The symptoms of Valium addiction vary from person to person, but there are common indicators that a level of dependence to the active ingredient diazepam has been reached. And the possibility of abusing and becoming dependent on Valium lies in how the drug affects the body and mind, known as the diazepam addiction mechanism. Diazapams inhibit certain neurotransmitters in the brain that, when too prevalent, cause uncontrollable nervousness, stress and anxiety. However, the brain quickly reacts to that neurotransmitter inhibition by developing a tolerance to the drug, requiring that more and more be taken in order to achieve the desired effect. And when Diazapams and Benzodiazepines are ceased, the changes to the neurotransmitters lead to a surge of hyper-excitability of the central nervous system.
The most outward signs that occur in the Valium addict or abuser include changes in mood and behavior: irritability, mania, panic attacks, confusion and alternating aggression, hostility and depression. Additionally, those individuals abusing or addicted to Valium will exhibit a drastic change in appearance due to a lack of attention to personal hygiene; changes in eating habits; slowed movements and reaction times; using the drug in a manner not prescribed, such as taking more than prescribed; and taking frequent trips to multiple physicians in order to obtain more than one prescription. Valium addicts may also engage in risky and possibly illegal activities due to a lack of good judgment.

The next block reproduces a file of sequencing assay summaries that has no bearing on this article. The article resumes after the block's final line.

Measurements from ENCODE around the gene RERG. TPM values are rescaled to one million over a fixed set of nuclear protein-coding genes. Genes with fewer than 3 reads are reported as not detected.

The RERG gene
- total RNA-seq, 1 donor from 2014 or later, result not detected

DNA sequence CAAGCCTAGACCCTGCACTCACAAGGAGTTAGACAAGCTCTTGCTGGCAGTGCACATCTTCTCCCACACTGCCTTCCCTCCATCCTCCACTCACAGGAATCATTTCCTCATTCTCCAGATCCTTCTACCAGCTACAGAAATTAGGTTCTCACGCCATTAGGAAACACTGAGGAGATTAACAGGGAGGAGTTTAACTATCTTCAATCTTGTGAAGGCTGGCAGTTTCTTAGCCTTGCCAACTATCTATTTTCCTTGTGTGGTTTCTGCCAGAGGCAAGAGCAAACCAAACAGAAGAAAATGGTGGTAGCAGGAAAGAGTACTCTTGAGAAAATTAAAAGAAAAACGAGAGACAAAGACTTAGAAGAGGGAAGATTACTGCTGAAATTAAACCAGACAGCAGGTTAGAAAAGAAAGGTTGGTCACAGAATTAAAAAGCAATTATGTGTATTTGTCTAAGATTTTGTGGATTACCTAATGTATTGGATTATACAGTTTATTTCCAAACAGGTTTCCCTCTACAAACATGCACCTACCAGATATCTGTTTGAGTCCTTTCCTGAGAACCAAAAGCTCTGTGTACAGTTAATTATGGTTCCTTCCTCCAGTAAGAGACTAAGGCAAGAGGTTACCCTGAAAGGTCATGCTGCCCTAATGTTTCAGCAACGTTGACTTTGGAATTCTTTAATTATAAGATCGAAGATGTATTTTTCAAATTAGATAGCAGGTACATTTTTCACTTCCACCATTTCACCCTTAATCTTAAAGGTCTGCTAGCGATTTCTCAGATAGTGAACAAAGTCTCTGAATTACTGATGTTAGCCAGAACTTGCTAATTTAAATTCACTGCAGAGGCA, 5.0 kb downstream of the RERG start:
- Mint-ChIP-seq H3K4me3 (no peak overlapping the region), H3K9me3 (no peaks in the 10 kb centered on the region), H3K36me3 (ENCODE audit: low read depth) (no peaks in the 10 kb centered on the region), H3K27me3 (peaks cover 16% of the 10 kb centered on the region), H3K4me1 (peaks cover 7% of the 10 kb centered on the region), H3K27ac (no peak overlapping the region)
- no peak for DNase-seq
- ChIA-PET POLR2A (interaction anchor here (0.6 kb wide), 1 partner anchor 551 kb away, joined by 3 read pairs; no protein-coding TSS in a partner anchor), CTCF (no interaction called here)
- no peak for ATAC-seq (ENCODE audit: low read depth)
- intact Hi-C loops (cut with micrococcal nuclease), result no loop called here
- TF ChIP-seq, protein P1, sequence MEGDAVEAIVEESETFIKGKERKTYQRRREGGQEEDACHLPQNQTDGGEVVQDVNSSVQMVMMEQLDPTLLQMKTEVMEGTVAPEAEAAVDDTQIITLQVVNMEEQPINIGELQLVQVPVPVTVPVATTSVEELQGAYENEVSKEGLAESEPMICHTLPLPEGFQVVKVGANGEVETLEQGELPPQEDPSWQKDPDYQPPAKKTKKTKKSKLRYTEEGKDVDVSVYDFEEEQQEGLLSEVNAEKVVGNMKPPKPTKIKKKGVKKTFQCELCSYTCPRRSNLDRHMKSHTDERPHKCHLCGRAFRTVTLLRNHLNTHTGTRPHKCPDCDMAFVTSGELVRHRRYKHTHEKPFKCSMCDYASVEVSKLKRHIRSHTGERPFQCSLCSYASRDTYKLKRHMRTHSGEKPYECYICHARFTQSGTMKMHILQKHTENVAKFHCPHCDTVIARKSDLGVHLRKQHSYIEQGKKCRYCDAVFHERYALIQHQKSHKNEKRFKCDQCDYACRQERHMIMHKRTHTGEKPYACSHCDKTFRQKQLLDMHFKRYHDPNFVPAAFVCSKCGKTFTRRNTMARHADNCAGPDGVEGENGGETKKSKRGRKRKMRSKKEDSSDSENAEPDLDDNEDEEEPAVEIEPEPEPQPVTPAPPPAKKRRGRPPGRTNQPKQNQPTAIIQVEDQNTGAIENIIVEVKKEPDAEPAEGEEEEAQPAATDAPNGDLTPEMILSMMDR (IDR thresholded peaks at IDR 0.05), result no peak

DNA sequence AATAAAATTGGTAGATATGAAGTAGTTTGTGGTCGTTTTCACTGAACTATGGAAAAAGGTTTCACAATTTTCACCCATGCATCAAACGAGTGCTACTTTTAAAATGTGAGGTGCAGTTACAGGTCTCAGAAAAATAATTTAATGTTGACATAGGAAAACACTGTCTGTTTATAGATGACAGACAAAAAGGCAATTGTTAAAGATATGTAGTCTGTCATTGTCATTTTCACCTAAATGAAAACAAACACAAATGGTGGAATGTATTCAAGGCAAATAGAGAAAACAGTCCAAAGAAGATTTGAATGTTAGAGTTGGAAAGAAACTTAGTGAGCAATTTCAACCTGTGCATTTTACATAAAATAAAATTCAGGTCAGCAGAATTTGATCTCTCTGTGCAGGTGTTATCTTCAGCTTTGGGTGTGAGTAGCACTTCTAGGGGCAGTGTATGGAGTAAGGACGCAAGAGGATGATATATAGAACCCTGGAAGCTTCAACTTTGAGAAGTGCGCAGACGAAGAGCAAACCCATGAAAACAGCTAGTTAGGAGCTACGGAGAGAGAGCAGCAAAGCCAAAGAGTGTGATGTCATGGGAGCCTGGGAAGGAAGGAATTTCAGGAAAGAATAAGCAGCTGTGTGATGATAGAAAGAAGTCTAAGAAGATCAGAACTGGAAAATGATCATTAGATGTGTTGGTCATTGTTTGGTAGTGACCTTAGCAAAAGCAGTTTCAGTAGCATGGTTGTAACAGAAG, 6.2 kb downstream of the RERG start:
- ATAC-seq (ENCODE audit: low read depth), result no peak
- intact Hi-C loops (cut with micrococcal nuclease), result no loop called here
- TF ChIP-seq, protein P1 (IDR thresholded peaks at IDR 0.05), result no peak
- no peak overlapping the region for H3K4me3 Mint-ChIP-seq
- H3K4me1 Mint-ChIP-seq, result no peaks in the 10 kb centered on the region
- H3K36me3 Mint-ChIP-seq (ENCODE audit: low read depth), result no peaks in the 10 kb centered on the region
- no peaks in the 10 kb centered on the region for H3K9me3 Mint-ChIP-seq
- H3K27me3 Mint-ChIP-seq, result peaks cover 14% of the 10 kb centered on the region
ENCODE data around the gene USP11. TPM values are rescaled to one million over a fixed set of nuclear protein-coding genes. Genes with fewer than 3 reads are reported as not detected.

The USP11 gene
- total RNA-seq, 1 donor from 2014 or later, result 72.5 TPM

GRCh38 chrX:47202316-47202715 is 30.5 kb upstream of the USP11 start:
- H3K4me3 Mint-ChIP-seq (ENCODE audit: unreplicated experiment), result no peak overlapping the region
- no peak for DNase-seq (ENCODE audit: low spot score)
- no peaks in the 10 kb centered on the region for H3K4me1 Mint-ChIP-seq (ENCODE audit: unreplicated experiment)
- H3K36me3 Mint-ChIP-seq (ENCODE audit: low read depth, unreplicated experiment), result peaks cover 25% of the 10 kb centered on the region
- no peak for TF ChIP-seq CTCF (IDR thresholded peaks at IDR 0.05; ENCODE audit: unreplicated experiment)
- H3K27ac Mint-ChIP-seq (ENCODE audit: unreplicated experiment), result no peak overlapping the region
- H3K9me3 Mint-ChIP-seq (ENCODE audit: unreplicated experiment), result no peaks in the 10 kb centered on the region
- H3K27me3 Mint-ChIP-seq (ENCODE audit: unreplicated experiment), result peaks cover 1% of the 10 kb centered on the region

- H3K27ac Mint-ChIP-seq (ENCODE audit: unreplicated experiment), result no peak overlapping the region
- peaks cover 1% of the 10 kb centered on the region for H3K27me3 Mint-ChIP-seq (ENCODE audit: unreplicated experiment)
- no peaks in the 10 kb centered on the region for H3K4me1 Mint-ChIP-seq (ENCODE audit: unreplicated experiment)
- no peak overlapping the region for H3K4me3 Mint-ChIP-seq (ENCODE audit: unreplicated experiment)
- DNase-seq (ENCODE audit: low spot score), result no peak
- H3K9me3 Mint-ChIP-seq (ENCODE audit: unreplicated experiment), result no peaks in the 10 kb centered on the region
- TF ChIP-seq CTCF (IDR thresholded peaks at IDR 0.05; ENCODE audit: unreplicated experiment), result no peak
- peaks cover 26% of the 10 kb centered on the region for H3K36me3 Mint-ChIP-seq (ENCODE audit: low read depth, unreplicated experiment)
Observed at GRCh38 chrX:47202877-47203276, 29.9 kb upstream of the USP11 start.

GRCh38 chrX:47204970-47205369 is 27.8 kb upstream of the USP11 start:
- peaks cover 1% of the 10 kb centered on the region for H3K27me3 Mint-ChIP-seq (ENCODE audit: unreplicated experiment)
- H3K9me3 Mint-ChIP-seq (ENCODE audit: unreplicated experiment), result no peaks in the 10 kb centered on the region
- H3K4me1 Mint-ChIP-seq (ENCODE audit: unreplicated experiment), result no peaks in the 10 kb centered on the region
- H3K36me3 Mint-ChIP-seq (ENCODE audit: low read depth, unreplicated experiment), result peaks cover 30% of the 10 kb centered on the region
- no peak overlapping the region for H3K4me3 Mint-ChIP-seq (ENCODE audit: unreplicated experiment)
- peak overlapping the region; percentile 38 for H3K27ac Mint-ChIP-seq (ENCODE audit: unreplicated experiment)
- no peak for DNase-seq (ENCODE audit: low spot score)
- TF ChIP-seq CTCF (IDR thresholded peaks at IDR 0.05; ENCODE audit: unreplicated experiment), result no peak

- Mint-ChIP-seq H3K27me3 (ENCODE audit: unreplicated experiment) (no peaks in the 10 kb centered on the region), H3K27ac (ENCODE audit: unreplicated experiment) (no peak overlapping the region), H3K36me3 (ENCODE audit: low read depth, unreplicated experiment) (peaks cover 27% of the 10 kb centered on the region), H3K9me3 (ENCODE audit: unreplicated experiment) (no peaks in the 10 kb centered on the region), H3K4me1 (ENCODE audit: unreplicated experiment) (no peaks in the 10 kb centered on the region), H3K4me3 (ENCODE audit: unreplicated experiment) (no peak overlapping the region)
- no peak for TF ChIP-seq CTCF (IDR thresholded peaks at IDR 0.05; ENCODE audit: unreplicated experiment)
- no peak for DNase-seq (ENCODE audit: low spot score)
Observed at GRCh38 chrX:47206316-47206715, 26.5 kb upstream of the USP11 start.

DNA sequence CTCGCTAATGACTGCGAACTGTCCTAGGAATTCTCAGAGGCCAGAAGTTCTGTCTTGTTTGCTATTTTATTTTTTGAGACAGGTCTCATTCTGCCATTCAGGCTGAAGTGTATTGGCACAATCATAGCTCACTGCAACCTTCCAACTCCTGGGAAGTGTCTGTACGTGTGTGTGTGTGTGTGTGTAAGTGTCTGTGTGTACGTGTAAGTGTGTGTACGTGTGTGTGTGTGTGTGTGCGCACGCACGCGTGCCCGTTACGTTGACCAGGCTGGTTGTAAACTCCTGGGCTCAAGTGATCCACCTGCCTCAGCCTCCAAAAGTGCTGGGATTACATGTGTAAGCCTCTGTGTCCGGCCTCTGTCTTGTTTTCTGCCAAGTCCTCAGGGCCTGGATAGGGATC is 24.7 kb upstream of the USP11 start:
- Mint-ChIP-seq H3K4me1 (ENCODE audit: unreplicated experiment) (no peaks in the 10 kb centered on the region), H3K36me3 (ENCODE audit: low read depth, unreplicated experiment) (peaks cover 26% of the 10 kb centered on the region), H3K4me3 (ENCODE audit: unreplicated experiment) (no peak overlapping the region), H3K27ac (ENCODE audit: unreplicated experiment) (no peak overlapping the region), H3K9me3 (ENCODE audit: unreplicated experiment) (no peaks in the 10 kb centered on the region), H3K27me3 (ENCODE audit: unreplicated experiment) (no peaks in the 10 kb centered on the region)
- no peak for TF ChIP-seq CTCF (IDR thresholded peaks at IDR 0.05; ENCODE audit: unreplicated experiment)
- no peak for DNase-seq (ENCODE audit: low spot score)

Physically, a Valium addict or abuser will experience persistent drowsiness and dizziness due to the drug’s depressive effect on the central nervous system. They may also experience a spinning sensation, dry retching, periods of alternating restlessness and fatigue, muscle weakness, nausea, constipation, dry mouth or uncontrollable drooling, slurred speech, blurred or double vision, memory problems and a skin rash or itching. The psychological symptoms of Valium abuse and addiction include memory problems, amnesia, possible hallucinations, thoughts of suicide and a loss of inhibitions, which often lead to risky or dangerous actions and behaviors.
When the physical or psychological symptoms of Valium abuse or addiction are observed by family or friends, it’s vital they strongly urge the user to seek help from addiction specialists or other healthcare professionals. The long-term effects of Valium abuse can lead to a dangerous set of conditions such as difficulty breathing, respiratory distress, slowed pulse and, in extreme circumstances, coma, heart attacks and even death. Additionally, Valium addiction often leads to a state of social isolation from loved ones as well as career problems and financial and legal troubles. And of course, a general deterioration of a healthy and productive lifestyle often accompanies diazepam and benzodiazepine abuse, including a withdrawal from once enjoyable hobbies and extraordinary efforts to hide the dependence.